7. We note that, because wife did not request a statement of decision, there is an issue in this case as to whether the trial court was required to issue a statement of decision in the first instance and whether the trial court was required to respond to wife's objections to the statement of decision it did issue. However, the trial court did issue a lengthy and detailed statement which it specifically entitled “Statement of Decision [CRC 232],” but failed to explain the reasons for its step down order in that statement. In the unusual circumstances of this case, we find that the trial court clearly intended that this written decision be a statement of decision under Code of Civil Procedure section 662 and California Rules of Court, rule 232, even though wife did not request one. (See Slavin v. Borinstein (1994) 25 Cal.App.4th 713, 718-719, 30 Cal.Rptr.2d 745 [statement of intended decision treated as formal statement of decision even where appellant did not request one because trial court clearly intended that tentative statement be treated as formal statement of decision under rule 232(a) ].) Since we conclude the trial court clearly intended to issue a formal statement of decision under rule 232, we look to its written decision to determine whether the court's decision is supported by the facts and the law. (Slavin v. Borinstein, supra, 25 Cal.App.4th at pp. 718-719, 30 Cal.Rptr.2d 745.) Moreover, here appellant specifically objected to the court's statement of decision on the ground it did not specify the factual or legal basis for the step downs.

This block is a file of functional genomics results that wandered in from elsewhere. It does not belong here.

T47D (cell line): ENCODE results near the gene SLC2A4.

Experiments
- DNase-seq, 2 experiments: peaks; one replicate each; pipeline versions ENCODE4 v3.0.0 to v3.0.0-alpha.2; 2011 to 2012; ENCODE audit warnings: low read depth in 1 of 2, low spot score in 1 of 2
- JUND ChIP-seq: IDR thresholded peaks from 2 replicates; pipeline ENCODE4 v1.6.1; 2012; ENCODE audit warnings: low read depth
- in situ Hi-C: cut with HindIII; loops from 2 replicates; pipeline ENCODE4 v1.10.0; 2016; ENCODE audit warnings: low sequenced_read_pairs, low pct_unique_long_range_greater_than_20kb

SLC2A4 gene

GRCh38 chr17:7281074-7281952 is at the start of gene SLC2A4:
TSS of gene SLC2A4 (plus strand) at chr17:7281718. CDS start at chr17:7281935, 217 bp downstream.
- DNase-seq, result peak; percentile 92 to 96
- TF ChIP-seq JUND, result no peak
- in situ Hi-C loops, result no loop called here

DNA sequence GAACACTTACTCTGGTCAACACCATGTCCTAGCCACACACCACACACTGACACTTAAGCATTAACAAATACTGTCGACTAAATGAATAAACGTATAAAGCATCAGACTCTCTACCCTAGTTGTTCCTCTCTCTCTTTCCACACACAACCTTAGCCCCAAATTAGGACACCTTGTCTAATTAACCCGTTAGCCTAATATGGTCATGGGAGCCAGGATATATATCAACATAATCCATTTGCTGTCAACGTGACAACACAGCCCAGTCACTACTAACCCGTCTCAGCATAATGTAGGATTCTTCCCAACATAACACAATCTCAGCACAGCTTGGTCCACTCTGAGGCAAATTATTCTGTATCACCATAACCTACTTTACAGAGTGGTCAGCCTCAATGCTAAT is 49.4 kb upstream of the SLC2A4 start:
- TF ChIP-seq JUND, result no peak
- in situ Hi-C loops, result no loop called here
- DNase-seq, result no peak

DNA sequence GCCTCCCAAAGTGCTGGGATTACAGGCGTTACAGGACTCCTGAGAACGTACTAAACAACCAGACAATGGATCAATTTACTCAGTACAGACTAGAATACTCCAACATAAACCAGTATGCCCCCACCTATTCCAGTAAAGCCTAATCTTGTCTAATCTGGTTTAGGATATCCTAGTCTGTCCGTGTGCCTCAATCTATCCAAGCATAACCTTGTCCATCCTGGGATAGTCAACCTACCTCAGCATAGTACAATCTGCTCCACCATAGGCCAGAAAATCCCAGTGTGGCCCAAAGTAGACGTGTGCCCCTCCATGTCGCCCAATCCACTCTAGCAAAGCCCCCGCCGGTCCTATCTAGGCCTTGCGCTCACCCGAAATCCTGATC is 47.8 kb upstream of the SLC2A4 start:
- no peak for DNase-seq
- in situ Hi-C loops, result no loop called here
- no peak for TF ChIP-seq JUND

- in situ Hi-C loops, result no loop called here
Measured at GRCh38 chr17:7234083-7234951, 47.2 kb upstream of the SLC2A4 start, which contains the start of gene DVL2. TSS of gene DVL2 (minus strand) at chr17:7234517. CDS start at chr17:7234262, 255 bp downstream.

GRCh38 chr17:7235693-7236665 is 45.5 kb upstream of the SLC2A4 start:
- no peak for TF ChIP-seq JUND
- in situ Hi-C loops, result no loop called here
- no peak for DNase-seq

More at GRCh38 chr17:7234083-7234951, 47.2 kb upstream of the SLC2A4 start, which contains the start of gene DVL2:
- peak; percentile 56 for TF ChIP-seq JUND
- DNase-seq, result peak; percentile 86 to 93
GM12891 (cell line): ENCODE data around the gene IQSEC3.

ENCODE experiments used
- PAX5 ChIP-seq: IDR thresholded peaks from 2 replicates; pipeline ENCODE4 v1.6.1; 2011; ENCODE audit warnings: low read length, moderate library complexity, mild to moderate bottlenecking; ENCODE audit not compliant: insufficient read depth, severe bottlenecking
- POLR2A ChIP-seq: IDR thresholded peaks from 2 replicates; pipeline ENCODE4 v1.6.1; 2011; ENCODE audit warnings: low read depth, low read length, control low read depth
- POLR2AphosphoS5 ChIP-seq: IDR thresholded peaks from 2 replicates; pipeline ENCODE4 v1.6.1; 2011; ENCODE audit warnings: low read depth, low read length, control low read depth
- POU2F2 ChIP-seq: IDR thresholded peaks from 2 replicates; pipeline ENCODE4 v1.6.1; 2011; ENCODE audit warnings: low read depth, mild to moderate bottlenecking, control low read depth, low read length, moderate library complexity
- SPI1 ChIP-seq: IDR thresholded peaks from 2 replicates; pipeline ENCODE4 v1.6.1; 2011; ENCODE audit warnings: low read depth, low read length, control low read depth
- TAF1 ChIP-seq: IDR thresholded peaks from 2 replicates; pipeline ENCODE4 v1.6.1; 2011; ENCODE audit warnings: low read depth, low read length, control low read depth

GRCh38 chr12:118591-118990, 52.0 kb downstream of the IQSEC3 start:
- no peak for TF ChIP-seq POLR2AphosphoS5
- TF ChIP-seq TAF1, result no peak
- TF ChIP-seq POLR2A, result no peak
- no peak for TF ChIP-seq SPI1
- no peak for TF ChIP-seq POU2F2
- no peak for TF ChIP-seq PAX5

8. The Prietsch & Calhoun court specifically observed that “[t]he court here found changes in circumstances had occurred since the prior order, but the changes found by the court justified increasing Prietsch's award rather than decreasing it. What evidence is there, then, to indicate that Prietsch's financial situation will significantly improve over the next nine years?” (190 Cal.App.3d at pp. 656-657, 235 Cal.Rptr. 587.)
9. Wife contends an order setting spousal support significantly below $3000 per month would be an abuse of discretion in this case because the court specifically found this was the amount wife needed to maintain the “marital standard of living.” Although it is true the trial court did make this finding, the court also found that the marital standard of living is no longer the proper measure of support in this case. The court stated: “[Husband] raises the issue as to whether the parties' marital standard of living should be entitled to as much weight in determining spousal support now, some thirteen years after the parties' dissolution, as it was entitled to at the time of the parties' separation. The parties were married for eighteen years and [husband] has been paying spousal support for thirteen years. [Wife] was 43 years old when the parties separated, is 56 years old today, and is still in good health․ [¶] The court finds that the marital standard of living is not entitled to the same weight today as it was thirteen years ago as a factor in determining how much spousal support [husband] should pay to [wife.]”Thus, the court clearly expressed its belief it was not necessary (or appropriate) to award wife the amount of support required to allow her to maintain the marital standard of living. The court did not abuse its discretion in reaching this conclusion. Indeed, the Family Code now presumes the supported spouse should be self-supporting within a period equal to one-half the length of the marriage. (Fam.Code, § 4320, subd. (k); In re Marriage of Schaffer (1999) 69 Cal.App.4th 801, 810, 81 Cal.Rptr.2d 797; In re Marriage of Schulze (1997) 60 Cal.App.4th 519, 525, 70 Cal.Rptr.2d 488.)
FOOTNOTE. FN* Mosk, J., dissented.
McGUINESS, P.J., and WALKER, J., concur.